Shortly after beginning to assist Joseph Smith with the work of translation, Oliver wrote to David Whitmer in Fayette township. He enthusiastically testified that Joseph Smith had the ancient records and that the work was divine. Soon he sent a few lines of the translation and bore witness that he knew the plates contained a record of the people who once inhabited this continent. David Whitmer, then twenty-four years of age, eagerly showed these letters to his parents and brothers and sisters. Persecution began to intensify in the Harmony area, so late in May, Oliver communicated with David about the possibility of Joseph and Oliver going to stay with the Whitmers in Fayette. In response Peter Whitmer, Sr., David’s father, invited Joseph to stay at his farm home as long as was needed to finish the work of translation. David’s brother John offered to help as Joseph’s scribe. Many people in the Fayette area were anxious to hear more about the work.10

A late May planting was essential for successful fall crops; therefore, David Whitmer had to plow and prepare the soil before he could take his two-horse wagon to pick up Joseph Smith and Oliver Cowdery. At the end of a day of plowing he found he had accomplished in one day what normally would have taken two days to do. David’s father was likewise impressed by this apparent miracle. Peter Whitmer, Sr., said, “There must be an overruling hand in this, and I think you would better go down to Pennsylvania as soon as your plaster of paris is sown.”11 (Plaster of paris was used to reduce the acidity of the soil.) The next day David went to the fields to sow the plaster, but to his surprise he found the work had been done. His sister, who lived near the field, said that her children had called her to watch three strangers the day before spread the plaster with remarkable skill. She assumed they were men David had hired.12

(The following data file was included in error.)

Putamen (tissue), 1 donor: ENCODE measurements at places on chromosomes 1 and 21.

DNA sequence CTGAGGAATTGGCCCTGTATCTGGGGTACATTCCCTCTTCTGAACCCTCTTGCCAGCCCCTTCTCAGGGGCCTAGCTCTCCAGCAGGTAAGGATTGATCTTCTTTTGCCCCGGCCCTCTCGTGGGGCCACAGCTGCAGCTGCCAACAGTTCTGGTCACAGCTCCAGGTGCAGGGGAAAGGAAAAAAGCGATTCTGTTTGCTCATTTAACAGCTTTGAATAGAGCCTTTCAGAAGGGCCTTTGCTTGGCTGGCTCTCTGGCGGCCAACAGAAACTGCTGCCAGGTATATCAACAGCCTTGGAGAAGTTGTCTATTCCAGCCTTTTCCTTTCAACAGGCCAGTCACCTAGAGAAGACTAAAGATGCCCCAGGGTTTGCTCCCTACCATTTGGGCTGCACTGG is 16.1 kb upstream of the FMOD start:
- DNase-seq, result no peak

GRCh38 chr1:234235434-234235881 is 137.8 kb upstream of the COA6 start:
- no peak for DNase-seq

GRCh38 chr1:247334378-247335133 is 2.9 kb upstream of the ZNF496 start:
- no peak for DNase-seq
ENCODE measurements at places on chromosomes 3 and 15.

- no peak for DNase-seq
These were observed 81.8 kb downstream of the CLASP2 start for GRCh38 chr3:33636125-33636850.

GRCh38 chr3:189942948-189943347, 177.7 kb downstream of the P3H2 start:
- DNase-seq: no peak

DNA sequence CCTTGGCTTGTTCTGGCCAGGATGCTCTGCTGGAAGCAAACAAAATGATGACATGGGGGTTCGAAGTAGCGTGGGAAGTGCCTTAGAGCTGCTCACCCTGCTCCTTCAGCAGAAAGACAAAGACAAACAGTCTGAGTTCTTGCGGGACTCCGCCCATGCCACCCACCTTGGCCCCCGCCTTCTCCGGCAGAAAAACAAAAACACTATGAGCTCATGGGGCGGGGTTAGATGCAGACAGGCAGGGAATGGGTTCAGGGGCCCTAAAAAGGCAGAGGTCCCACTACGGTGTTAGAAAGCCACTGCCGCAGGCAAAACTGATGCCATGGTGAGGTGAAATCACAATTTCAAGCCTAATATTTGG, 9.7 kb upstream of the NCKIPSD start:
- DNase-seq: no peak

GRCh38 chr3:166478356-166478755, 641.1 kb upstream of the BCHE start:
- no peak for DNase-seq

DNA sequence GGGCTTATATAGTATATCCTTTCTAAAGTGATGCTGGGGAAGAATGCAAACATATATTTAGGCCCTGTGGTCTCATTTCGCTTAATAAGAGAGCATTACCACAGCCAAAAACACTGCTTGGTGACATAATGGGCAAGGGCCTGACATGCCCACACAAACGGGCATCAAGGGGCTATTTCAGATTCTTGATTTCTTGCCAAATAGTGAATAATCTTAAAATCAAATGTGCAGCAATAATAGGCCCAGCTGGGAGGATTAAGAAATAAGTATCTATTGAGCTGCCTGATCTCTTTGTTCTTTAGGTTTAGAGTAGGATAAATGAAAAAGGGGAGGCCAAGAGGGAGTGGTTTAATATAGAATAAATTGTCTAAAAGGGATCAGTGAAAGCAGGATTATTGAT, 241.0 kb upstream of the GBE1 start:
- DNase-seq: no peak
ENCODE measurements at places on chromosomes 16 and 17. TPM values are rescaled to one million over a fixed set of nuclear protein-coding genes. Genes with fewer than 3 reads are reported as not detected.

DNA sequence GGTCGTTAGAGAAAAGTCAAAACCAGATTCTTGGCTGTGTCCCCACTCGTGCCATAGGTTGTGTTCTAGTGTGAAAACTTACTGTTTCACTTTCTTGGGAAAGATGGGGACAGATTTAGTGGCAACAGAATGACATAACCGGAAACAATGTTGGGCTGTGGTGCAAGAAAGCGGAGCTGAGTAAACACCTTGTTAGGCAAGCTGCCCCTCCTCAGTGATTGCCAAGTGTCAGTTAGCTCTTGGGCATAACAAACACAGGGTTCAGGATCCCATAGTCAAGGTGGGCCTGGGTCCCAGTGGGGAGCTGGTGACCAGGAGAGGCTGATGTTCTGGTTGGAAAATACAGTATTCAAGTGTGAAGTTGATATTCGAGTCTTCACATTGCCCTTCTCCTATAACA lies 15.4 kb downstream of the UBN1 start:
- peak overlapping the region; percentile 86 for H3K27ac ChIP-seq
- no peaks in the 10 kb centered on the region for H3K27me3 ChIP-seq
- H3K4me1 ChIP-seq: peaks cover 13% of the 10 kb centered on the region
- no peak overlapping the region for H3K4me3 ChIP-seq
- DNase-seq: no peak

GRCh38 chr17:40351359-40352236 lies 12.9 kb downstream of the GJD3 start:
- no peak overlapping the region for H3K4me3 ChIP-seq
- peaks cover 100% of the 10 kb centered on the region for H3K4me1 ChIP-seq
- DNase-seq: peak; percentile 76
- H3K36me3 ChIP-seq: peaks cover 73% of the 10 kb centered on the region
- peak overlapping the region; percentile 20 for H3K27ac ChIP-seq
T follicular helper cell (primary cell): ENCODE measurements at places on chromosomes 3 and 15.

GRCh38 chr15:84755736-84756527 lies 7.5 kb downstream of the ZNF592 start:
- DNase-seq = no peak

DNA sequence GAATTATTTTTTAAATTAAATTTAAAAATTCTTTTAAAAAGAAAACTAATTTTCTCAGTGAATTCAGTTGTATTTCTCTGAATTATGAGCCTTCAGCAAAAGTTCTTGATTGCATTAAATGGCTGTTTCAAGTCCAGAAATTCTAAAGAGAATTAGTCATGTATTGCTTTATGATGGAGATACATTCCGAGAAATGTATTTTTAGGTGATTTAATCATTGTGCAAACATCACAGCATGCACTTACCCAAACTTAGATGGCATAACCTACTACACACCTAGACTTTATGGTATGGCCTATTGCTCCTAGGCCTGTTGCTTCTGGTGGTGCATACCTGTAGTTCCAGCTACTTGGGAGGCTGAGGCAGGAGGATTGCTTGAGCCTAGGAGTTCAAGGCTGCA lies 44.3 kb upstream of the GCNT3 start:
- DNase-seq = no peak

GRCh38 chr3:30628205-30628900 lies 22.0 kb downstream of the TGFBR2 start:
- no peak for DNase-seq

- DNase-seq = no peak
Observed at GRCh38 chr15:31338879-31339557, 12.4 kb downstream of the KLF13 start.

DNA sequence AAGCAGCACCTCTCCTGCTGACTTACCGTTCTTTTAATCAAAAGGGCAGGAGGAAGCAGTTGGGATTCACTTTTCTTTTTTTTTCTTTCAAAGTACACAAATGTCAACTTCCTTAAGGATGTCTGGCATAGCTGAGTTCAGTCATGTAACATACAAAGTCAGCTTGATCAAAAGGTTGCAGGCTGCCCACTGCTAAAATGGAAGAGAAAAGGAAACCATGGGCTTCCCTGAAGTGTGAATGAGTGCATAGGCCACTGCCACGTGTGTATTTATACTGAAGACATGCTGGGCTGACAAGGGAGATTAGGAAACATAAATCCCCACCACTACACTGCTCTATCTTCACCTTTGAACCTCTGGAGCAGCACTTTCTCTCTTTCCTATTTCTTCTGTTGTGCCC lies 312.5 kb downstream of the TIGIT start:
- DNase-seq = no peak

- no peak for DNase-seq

Grateful for this divine intervention, David Whitmer hurried off on the three-day journey to Harmony. Joseph Smith and Oliver Cowdery met him as he approached the town. Although David had not told them exactly when he was coming, Joseph had seen in vision the details of David’s trip to Harmony.13 These three miracles witnessed by David Whitmer exemplified the Prophet’s seership and the Lord’s intervention for the successful inauguration of the Restoration.

David Whitmer (1805–88)

David Whitmer (1805–88) was one of the Three Witnesses of the Book of Mormon. He died in Richmond, Missouri, at the age of eighty-four.

This was the first meeting between Joseph Smith and David Whitmer. As had happened with Oliver Cowdery, David and Joseph quickly became friends. Soon they were on their way to Fayette, some one hundred miles away. On this occasion Moroni took the plates to avoid danger while transporting them. Another unusual event occurred en route. It happened while they were riding along in the wagon. David Whitmer described the event:

“A very pleasant, nice-looking old man suddenly appeared by the side of our wagon and saluted us with, ‘good morning, it is very warm,’ at the same time wiping his face or forehead with his hand. We returned the salutation, and, by a sign from Joseph, I invited him to ride if he was going our way. But he said very pleasantly, ‘No, I am going to Cumorah.’ This name was something new to me, I did not know what Cumorah meant. We all gazed at him and at each other, and as I looked around enquiringly of Joseph, the old man instantly disappeared. …

“… It was the messenger who had the plates, who had taken them from Joseph just prior to our starting from Harmony.”14

The group arrived in Fayette about the first of June. Emma, who had remained behind to care for the house in Harmony, soon joined her husband in Fayette. Meanwhile, the translating resumed at once. The Whitmer family was most gracious in providing for the needs of Joseph, Emma, and Oliver Cowdery.